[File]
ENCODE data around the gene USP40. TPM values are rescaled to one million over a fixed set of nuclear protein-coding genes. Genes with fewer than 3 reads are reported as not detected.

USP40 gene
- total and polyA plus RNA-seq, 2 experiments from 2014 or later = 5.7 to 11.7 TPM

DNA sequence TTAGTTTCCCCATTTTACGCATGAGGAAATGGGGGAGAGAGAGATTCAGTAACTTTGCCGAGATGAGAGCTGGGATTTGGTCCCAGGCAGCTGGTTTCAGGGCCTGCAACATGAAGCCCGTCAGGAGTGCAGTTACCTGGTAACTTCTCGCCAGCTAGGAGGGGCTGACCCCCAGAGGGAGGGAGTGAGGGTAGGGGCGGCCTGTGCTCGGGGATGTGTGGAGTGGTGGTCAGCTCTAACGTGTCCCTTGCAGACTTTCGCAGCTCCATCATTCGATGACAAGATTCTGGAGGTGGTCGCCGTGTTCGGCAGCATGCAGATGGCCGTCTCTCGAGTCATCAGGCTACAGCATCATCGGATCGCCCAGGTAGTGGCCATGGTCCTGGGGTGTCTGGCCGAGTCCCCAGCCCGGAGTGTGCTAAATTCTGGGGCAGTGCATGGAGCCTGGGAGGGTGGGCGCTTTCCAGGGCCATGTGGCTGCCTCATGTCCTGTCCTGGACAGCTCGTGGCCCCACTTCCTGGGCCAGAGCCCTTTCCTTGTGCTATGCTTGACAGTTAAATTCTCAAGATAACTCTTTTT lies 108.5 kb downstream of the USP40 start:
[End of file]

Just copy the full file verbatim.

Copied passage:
ENCODE data around the gene USP40. TPM values are rescaled to one million over a fixed set of nuclear protein-coding genes. Genes with fewer than 3 reads are reported as not detected.

USP40 gene
- total and polyA plus RNA-seq, 2 experiments from 2014 or later = 5.7 to 11.7 TPM

DNA sequence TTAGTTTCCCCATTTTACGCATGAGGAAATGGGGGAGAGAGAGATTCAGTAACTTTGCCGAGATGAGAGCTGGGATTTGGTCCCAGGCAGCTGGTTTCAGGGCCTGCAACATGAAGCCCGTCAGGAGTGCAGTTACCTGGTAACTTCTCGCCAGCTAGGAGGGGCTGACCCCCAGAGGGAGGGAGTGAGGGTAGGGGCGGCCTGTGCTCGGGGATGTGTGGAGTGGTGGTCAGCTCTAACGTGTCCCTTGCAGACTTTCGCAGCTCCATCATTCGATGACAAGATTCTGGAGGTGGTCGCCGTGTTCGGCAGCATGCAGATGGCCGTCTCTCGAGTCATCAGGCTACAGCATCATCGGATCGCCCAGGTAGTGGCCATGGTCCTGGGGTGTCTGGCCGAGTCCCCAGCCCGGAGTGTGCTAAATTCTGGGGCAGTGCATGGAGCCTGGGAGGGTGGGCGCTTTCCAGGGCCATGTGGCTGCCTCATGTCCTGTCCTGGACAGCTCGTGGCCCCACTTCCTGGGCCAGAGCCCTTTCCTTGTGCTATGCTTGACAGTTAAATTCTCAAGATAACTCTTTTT lies 108.5 kb downstream of the USP40 start: